If you go down to the woods today…pick some wild garlic

Posted on: 7th April, 2015

Category: A Flavour of West Cork

Contributor: Karen Austin

I love April in the garden — it’s so full of promise. We have been setting seeds, planting spuds and potting up tomato plants. The overwintering vegetables are making a last ditch effort before flowering and going to seed so we’ve been eating lots of green things — spinach, kale, sprouting broccoli and our mini garden of salad leaves that we planted in the tunnel last autumn. It’s all on the way out very soon and there’s usually a little gap whilst we wait for all the new plants to catch up.

This could seem like a problem, but I have been going down to the woods where there is a carpet of wild garlic, food for free, waiting to be picked. Another sure sign of spring! Right now the plants are close to the ground with bright green broad leaves but come another week or two the plants will be taller and white flowers will appear. The leaves, bulbs and flowers are edible but I leave the bulbs in the ground, no point raping and pillaging such a wonderful asset. It’s best to pick carefully, so just pick a couple of leaves from each plant – there are zillions of them – and leave the rest to grow and flower. This plant is easily identified by the smell. Rub a leaf between your fingers and if the gentle aroma of garlic wafts up you’ve got the right plant. Of course if you are in doubt, don’t eat it.

The uses in the kitchen are numerous if not endless — pesto, soup, scones, salads, omelettes, risotto, in the sauce for spring lamb, stirred into mashed potatoes or scrambled eggs – the list goes on.

Here are a few easy recipes to inspire you to get your wellies out and get down to the woods.

Happy foraging!


Wild Garlic Pesto


100ml olive oil

2 cloves garlic

20g pine nuts

a handful of wild garlic

a handful of grated Parmesan cheese

a pinch of salt

a squeeze of lemon juice



Put the olive oil into a blender beaker. Peel and roughly chop the garlic and drop it into the olive oil. Add the pine nuts and buzz everything to a rough paste.

Roughly chop the wild garlic and put into the beaker together with the grated Parmesan and a pinch of salt. Buzz everything together.

Add a squeeze of lemon juice and stir into the pesto.


Wild Garlic Tabbouleh


50g bulgur

2-3 spring onions

2 ripe tomatoes

12cm cucumber

large bunch of mint

large bunch parsley

large bunch wild garlic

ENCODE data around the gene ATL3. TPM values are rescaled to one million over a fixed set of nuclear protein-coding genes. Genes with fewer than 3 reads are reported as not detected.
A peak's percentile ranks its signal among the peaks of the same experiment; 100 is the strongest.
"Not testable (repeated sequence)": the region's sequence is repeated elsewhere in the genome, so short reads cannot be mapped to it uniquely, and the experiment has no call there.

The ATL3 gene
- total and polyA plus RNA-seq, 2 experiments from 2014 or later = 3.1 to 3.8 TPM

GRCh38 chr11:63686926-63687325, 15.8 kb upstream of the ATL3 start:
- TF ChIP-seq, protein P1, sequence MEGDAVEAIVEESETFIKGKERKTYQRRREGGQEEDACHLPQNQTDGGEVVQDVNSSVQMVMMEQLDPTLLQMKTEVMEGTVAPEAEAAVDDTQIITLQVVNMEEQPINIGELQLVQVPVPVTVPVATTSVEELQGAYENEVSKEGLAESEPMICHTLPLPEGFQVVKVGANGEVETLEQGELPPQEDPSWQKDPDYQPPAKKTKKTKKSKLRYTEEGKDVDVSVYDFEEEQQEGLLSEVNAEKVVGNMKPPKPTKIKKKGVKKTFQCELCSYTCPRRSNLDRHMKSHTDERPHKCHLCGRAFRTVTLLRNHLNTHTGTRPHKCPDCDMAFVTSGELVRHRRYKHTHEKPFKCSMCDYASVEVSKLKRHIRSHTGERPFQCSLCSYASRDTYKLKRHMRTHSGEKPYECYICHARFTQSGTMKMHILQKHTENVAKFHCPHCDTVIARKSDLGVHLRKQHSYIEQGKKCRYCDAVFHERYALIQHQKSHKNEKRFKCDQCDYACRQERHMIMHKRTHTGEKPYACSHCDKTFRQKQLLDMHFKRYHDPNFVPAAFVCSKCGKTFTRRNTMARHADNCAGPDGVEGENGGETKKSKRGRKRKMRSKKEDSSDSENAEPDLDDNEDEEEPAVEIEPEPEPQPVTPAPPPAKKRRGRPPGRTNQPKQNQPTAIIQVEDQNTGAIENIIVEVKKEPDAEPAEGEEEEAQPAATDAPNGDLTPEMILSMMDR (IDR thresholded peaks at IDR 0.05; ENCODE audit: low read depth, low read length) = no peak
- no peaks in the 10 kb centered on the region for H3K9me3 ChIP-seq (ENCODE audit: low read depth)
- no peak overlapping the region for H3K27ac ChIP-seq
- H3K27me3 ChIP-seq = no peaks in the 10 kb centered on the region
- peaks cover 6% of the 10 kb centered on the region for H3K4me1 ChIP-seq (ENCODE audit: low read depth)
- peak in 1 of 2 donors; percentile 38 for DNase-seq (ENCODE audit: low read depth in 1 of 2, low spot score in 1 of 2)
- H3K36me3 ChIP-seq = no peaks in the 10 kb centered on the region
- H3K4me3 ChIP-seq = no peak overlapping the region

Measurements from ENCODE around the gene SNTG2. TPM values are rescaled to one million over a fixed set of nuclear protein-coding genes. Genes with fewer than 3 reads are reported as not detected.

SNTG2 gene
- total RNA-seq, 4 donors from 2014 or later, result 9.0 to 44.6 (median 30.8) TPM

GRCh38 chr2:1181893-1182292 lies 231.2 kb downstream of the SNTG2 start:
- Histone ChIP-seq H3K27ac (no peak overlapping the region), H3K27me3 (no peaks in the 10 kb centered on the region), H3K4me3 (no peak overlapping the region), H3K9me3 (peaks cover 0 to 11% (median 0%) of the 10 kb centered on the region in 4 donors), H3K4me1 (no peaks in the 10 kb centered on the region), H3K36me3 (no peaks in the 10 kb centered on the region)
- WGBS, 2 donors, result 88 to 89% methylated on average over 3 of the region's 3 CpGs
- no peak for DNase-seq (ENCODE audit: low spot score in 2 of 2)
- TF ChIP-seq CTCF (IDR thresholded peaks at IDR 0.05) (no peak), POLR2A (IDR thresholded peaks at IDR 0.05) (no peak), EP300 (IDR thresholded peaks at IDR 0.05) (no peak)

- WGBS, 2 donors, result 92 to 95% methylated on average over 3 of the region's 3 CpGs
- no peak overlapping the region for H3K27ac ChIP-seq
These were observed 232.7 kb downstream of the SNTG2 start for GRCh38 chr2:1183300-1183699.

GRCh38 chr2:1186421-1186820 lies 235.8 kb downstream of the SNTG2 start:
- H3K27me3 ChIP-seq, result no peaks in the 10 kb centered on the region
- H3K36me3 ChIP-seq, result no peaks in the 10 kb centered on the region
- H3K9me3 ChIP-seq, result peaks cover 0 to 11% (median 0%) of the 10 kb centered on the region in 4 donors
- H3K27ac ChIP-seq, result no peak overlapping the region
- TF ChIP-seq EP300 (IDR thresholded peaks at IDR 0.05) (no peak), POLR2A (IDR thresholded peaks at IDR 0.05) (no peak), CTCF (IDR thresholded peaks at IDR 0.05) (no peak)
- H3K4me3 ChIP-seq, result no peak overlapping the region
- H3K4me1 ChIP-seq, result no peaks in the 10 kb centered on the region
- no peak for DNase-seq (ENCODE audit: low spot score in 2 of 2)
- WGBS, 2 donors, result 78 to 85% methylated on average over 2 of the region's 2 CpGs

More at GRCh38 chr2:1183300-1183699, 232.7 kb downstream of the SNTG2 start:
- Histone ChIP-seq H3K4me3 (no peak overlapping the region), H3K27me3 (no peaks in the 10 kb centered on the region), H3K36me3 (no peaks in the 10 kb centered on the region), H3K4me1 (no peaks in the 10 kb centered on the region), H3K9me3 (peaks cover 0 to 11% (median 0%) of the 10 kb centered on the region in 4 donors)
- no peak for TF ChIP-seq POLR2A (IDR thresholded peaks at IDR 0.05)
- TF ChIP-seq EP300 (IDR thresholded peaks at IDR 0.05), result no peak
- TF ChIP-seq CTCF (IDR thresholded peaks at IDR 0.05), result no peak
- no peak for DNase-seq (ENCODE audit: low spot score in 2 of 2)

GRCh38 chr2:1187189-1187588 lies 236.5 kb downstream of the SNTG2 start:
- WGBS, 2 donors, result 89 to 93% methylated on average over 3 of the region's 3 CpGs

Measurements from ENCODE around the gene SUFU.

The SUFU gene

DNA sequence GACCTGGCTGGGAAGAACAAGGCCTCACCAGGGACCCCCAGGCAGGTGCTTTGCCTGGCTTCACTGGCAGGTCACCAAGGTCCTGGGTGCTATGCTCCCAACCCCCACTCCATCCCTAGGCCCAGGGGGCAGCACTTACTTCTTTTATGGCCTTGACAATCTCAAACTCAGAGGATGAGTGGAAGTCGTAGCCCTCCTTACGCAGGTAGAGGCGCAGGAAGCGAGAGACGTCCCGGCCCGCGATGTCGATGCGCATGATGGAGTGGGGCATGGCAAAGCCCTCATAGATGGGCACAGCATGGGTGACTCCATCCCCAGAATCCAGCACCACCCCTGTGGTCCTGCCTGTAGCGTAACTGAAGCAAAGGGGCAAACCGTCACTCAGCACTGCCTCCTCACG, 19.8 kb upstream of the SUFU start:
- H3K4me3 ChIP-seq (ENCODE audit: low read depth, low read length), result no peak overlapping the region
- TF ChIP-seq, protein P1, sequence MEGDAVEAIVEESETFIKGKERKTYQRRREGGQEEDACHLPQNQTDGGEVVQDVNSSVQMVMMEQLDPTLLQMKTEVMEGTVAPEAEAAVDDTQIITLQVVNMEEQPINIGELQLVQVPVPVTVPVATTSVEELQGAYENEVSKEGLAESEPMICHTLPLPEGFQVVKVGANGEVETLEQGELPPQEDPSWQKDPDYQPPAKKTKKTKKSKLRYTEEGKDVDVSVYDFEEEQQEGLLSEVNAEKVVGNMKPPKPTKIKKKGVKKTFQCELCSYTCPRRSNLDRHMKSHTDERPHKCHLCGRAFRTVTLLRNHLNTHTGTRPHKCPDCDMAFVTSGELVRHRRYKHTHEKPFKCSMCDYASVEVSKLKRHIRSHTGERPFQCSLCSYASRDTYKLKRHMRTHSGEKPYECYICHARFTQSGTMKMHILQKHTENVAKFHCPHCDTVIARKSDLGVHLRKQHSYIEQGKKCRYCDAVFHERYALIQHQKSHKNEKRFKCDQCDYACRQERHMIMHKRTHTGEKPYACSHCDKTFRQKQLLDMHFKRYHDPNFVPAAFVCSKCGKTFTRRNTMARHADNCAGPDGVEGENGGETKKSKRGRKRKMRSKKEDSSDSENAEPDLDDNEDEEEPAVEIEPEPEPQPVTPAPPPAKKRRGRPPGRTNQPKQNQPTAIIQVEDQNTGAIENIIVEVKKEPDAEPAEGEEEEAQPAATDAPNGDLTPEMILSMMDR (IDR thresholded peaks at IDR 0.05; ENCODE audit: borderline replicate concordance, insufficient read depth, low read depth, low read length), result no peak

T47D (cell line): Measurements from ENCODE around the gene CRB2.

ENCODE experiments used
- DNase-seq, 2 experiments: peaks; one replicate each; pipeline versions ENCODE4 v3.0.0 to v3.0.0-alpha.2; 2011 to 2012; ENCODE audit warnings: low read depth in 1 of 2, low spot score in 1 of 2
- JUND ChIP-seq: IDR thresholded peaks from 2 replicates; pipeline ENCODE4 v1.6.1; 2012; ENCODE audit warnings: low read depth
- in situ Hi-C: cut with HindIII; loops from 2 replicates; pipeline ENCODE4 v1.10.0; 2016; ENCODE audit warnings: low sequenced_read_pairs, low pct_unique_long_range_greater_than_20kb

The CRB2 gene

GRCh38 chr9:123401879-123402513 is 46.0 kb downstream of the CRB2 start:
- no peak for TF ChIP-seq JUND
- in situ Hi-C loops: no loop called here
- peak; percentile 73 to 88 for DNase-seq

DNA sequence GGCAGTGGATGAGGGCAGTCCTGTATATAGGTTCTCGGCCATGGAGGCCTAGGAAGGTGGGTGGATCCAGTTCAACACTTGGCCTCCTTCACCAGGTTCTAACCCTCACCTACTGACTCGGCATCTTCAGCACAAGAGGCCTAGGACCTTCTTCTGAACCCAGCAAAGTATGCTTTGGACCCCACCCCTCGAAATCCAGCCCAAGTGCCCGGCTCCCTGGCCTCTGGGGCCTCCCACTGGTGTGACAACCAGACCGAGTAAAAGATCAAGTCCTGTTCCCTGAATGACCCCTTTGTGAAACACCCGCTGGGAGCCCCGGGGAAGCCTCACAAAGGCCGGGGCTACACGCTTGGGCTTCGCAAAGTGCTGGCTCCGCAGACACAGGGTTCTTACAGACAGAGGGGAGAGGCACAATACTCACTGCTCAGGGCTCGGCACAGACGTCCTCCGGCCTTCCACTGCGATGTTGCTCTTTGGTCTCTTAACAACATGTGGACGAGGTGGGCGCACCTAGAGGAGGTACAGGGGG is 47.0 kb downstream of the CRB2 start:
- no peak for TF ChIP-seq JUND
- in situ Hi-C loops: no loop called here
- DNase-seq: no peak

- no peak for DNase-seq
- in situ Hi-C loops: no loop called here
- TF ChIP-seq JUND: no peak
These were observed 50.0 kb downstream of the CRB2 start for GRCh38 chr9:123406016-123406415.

about 50mls olive oil

juice 1- 2 lemons

1 tsp sumac




Put the bulgur into a small bowl and cover with warm water.

Slice the tomatoes then chop into a small dice. Put the chopped tomatoes into a sieve and leave to drain.

Cut the cucumber into quarters lengthwise, cut out the seeds, then slice into batons and then dice.

Chop the parsley, mint and wild garlic very finely. Discard the bigger stalks.

Put into a large bowl

Peel and chop the spring onions very finely

Fluff up the bulgur.

Gently mix all the ingredients together in the big bowl and dress with the lemon juice, olive oil and salt to your own taste.


Wild Garlic Souprecipe 3


1 onion

50g butter or 50mls olive oil

2-3 potatoes – about 350g

750mls vegetable or chicken stock

2 big handfuls of wild garlic

salt and pepper

cream to serve



Peel and chop the onion. Melt the butter/olive oil in a saucepan and stir in the onion. Cook gently without browning whilst you prepare the potato.

Peel the potato, cut into thin slices then dice into small pieces. Add the onion. Season with salt and pepper and stir well. When everything is gently sizzling away cover with a lid. Keep the heat fairly low so that the vegetables don’t stick.

Cook for ten minutes then uncover the pan and add the stock. Bring to the boil then simmer for five minutes or until the potatoes are tender.

Roughly chop the wild garlic and stir into the soup. When the soup returns to the boil remove from the heat and buzz until smooth.

Check the seasoning and serve with a swirl of fresh cream.


You can drop into the shop, Lettercollum KItchen Project, 22 Connolly Street, Clonakilty or email karen@lettercollum.ie. www.lettercollum.ie.

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